Wilderness Camping & Bivouacking in Garibaldi Provincial ParkAll overnight visits to Garibaldi Park require reservations beforehand.  In the past camping was allowed only in the designated BC Parks campsites.  New in 2018, for the first time you can camp in the vast wilderness beyond the campgrounds.  There are several eligibility requirements you must adhere to.  Your camp must be at least 2 kilometres from any established trail or campground and your group size must be 10 or less.  Your camp must be at least 30 metres from water sources such as a lake, stream or wetland.  You and your companions must be experienced wilderness hikers proficient in route finding and preparation.  It is stated on the Garibaldi Provincial Park BC Parks site that you should be an experienced mountaineer, climber, ski tourer or possess advanced wilderness skills.  You must be committed to the “Leave No Trace” ethos of camping and hiking.  In addition to this there is an overall wilderness camping zone that denotes permissible zones that you can camp in the wilderness.  Consult the Wilderness Camping Map which denotes prohibited camping zones such as the Diamond Head area and approach, Columnar Peak, the Gargoyles, Opal Cone, and Mamquam Lake.  Much of the area around Garibaldi LakeBlack TuskPanorama Ridge and Mount Price.  Cheakamus Lake has a sensitive wetland habitat at the east end of the lake where Cheakamus River flows into the lake.  There is a wonderful and very inviting plateau of land above Wedgemount Lake close to the end of the lake where the pours out via Wedgemount Falls.  Near Russet Lake where the north-south running UTM 511E forms the boundary for both the south and north sections of the Spearhead Traverse. Wilderness camping is prohibited west of this line. In the south, this line roughly dissects The Fissile and Overlord Glacier east of Russet Lake campground.  In the North, UTM 511E dissects the Decker glacier. Wilderness camping reservations/fees cost the same as for the campgrounds.  Fees Per Night: $10 Adult - $5 Kids(6-15).  Campsite fees must be paid online in advance at the BC Parks Garibaldi Provincial Park reservations page.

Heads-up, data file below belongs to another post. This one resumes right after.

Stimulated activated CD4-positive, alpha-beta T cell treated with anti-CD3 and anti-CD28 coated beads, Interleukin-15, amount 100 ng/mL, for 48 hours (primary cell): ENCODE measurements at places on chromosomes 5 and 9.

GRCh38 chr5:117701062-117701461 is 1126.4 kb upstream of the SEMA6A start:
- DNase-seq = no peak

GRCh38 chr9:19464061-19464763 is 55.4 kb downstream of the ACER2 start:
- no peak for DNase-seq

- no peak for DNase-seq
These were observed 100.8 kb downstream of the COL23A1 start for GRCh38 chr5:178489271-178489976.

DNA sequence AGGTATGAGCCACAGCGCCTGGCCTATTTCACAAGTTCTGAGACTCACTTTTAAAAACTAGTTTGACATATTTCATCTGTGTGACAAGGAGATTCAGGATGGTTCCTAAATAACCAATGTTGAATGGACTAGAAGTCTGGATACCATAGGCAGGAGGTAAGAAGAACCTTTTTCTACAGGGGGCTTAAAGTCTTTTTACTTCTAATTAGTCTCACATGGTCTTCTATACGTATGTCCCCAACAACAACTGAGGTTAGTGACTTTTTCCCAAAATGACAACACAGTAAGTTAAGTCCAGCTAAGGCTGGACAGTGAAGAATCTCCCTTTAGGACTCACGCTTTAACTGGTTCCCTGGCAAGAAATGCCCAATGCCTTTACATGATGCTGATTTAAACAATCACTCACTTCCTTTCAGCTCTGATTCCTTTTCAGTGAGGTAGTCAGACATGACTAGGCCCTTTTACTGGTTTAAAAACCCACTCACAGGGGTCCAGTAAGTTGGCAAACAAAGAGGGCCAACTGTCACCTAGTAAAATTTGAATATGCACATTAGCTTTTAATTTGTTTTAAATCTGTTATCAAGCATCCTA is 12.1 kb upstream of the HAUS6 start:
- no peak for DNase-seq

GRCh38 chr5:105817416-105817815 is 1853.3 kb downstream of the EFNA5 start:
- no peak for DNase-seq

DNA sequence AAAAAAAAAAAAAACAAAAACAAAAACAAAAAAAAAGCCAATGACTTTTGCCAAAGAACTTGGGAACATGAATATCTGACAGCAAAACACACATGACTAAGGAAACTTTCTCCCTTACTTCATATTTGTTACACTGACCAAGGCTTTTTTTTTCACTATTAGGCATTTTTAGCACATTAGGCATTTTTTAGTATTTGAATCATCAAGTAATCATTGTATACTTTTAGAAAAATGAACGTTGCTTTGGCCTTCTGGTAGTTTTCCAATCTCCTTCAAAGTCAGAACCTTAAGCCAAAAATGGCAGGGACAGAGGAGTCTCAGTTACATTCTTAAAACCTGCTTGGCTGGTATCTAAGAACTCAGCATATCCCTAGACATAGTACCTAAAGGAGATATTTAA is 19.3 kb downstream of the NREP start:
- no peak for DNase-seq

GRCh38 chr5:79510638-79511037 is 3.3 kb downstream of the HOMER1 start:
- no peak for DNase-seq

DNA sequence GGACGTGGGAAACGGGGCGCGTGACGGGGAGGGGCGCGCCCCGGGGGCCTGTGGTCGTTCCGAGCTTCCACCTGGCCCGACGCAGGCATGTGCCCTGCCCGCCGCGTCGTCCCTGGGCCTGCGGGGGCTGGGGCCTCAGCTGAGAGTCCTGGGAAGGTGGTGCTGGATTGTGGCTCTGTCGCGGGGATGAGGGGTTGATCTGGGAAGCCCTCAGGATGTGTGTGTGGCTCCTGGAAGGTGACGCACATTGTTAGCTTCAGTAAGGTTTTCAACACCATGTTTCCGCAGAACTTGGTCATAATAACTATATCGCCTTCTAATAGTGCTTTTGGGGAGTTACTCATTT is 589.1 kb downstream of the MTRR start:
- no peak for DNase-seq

Facilities at Elfin Lakes

The Elfin Lakes hut has bunk beds for 33 people(11 double bunks and 12 single bunks).  The hut also has 4 huge picnic tables inside as well as 2 propane stove-top burners, a washing sink as well as a giant propane stove and solar powered lights.  Adjacent to the hut is a row of outhouses.  The campsite area at Elfin Lakes is quite large and well organized.  35 tent platforms dot the landscape and on a typical summer weekend, you will find most of them occupied!  In the winter months, these tent platforms with be hidden under metres of snow and you can put up a tent nearly anywhere you want.  There are various excellent spots overlooking the vast valley just a few dozen metres from the hut.  For those seeking solitude, there are endless tent site possibilities further away. Fees Per Night: $10 Adult - $5 Kids(6-15)  Campsite fees must be paid online in advance at the BC Parks Garibaldi Provincial Park reservations page.  Day hiking is free and there is no charge for parking.  There are several outhouses(pit toilets) at Elfin Lakes as well as at the Red Heather hut 5k into the trail.  There are plenty of fresh water sources on the trail as well as at Elfin Lakes.  The lower lake is reserved for drinking water and the upper lake is for swimming.  Cell phone reception is usually good along the trail and at Elfin Lakes.

Leaving the Elfin Lakes Hut

Restrictions at Elfin Lakes

Fires Prohibited - Whistler Hiking TrailsNo Motorized VehiclesGaribaldi Provincial Park is not dog friendly.  This is mainly out of respect for the wildlife that frequent the area.  There are several great place to hike with your dog in and around Whistler.  Parkhurst Ghost Town, Whistler Train Wreck, the Sea to Sky Trail, Cheakamus River, Logger’s Lake, Ring and Conflict Lake, Mount Sproatt, Brandywine Meadows and Brew Lake are all dog friendly hiking trails.  Bikes are allowed on the main trail from the parking lot to Elfin Lakes only.  There are no garbage facilities at Elfin Lake and you must pack out what you pack in.  Open fires are prohibited in the park and camp stoves should be used for all cooking.  All motorized vehicles are not permitted in the park, including motorcycles, ATV's and snowmobiles.

Snowshoeing From Elfin Lakes at Sunset

Wildlife at Elfin Lakes

WildlifeThere are frequent animal sightings on the trail and beyond Elfin Lakes.  Black bears, marmots, mountain goats and deer roam Garibaldi Park, though only occasionally seen.  Bald eagles and ptarmigans are sometimes spotted on the trail to Elfin Lakes.  Of the many animals you will encounter in the park, black bears are the ones you must be most aware of.  Fortunately there are food storage facilities at Elfin Lakes as well as at Rampart Ponds.  Always remember when encountering bears, calmly back away and wait for them to leave the trail.  Don't approach bears and do your best to not surprise them.  Though black bears are potentially dangerous, there has never been an unprovoked bear attack in Garibaldi Provincial Park or Whistler.

Snowshoeing From Elfin Lakes at Sunset

More Whistler Area Snowshoe Trails